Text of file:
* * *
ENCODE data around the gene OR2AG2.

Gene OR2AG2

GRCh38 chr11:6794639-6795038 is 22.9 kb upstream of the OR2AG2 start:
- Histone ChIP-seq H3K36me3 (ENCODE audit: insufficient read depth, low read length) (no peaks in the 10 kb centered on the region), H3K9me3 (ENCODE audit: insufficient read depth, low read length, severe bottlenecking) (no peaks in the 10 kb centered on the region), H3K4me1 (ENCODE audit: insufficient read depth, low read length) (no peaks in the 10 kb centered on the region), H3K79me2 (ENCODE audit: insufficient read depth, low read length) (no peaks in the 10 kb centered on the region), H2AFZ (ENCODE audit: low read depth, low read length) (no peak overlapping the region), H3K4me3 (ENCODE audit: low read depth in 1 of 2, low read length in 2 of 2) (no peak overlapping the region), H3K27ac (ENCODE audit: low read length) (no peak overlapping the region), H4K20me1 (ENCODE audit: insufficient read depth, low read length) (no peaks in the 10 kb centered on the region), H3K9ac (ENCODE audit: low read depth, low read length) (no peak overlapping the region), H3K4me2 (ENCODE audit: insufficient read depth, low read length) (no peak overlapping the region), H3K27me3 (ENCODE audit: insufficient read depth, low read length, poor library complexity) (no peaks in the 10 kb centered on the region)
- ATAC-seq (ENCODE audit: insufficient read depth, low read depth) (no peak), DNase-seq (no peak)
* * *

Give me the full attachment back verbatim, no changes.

ENCODE data around the gene OR2AG2.

Gene OR2AG2

GRCh38 chr11:6794639-6795038 is 22.9 kb upstream of the OR2AG2 start:
- Histone ChIP-seq H3K36me3 (ENCODE audit: insufficient read depth, low read length) (no peaks in the 10 kb centered on the region), H3K9me3 (ENCODE audit: insufficient read depth, low read length, severe bottlenecking) (no peaks in the 10 kb centered on the region), H3K4me1 (ENCODE audit: insufficient read depth, low read length) (no peaks in the 10 kb centered on the region), H3K79me2 (ENCODE audit: insufficient read depth, low read length) (no peaks in the 10 kb centered on the region), H2AFZ (ENCODE audit: low read depth, low read length) (no peak overlapping the region), H3K4me3 (ENCODE audit: low read depth in 1 of 2, low read length in 2 of 2) (no peak overlapping the region), H3K27ac (ENCODE audit: low read length) (no peak overlapping the region), H4K20me1 (ENCODE audit: insufficient read depth, low read length) (no peaks in the 10 kb centered on the region), H3K9ac (ENCODE audit: low read depth, low read length) (no peak overlapping the region), H3K4me2 (ENCODE audit: insufficient read depth, low read length) (no peak overlapping the region), H3K27me3 (ENCODE audit: insufficient read depth, low read length, poor library complexity) (no peaks in the 10 kb centered on the region)
- ATAC-seq (ENCODE audit: insufficient read depth, low read depth) (no peak), DNase-seq (no peak)